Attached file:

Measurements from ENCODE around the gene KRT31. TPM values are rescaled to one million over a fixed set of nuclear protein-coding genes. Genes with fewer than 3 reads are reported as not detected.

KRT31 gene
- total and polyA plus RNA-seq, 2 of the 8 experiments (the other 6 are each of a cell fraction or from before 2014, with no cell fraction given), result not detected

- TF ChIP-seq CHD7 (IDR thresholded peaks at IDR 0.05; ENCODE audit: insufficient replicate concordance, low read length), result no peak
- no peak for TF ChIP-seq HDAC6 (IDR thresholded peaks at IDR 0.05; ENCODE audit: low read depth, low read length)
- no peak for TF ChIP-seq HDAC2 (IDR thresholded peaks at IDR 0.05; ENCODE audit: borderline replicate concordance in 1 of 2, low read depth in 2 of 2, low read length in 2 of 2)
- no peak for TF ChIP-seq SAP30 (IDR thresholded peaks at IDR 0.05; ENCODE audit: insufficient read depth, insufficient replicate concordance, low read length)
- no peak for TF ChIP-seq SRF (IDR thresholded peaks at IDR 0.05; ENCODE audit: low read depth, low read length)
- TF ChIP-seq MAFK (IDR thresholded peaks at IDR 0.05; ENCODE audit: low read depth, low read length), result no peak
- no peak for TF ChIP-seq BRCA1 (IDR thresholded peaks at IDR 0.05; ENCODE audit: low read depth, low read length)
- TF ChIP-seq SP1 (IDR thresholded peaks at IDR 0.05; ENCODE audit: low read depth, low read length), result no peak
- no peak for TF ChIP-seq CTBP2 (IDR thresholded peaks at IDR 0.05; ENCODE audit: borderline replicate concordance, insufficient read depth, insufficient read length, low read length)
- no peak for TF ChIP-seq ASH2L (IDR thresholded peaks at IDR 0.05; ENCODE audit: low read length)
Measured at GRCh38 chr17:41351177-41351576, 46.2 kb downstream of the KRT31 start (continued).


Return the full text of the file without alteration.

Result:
Measurements from ENCODE around the gene KRT31. TPM values are rescaled to one million over a fixed set of nuclear protein-coding genes. Genes with fewer than 3 reads are reported as not detected.

KRT31 gene
- total and polyA plus RNA-seq, 2 of the 8 experiments (the other 6 are each of a cell fraction or from before 2014, with no cell fraction given), result not detected

- TF ChIP-seq CHD7 (IDR thresholded peaks at IDR 0.05; ENCODE audit: insufficient replicate concordance, low read length), result no peak
- no peak for TF ChIP-seq HDAC6 (IDR thresholded peaks at IDR 0.05; ENCODE audit: low read depth, low read length)
- no peak for TF ChIP-seq HDAC2 (IDR thresholded peaks at IDR 0.05; ENCODE audit: borderline replicate concordance in 1 of 2, low read depth in 2 of 2, low read length in 2 of 2)
- no peak for TF ChIP-seq SAP30 (IDR thresholded peaks at IDR 0.05; ENCODE audit: insufficient read depth, insufficient replicate concordance, low read length)
- no peak for TF ChIP-seq SRF (IDR thresholded peaks at IDR 0.05; ENCODE audit: low read depth, low read length)
- TF ChIP-seq MAFK (IDR thresholded peaks at IDR 0.05; ENCODE audit: low read depth, low read length), result no peak
- no peak for TF ChIP-seq BRCA1 (IDR thresholded peaks at IDR 0.05; ENCODE audit: low read depth, low read length)
- TF ChIP-seq SP1 (IDR thresholded peaks at IDR 0.05; ENCODE audit: low read depth, low read length), result no peak
- no peak for TF ChIP-seq CTBP2 (IDR thresholded peaks at IDR 0.05; ENCODE audit: borderline replicate concordance, insufficient read depth, insufficient read length, low read length)
- no peak for TF ChIP-seq ASH2L (IDR thresholded peaks at IDR 0.05; ENCODE audit: low read length)
Measured at GRCh38 chr17:41351177-41351576, 46.2 kb downstream of the KRT31 start (continued).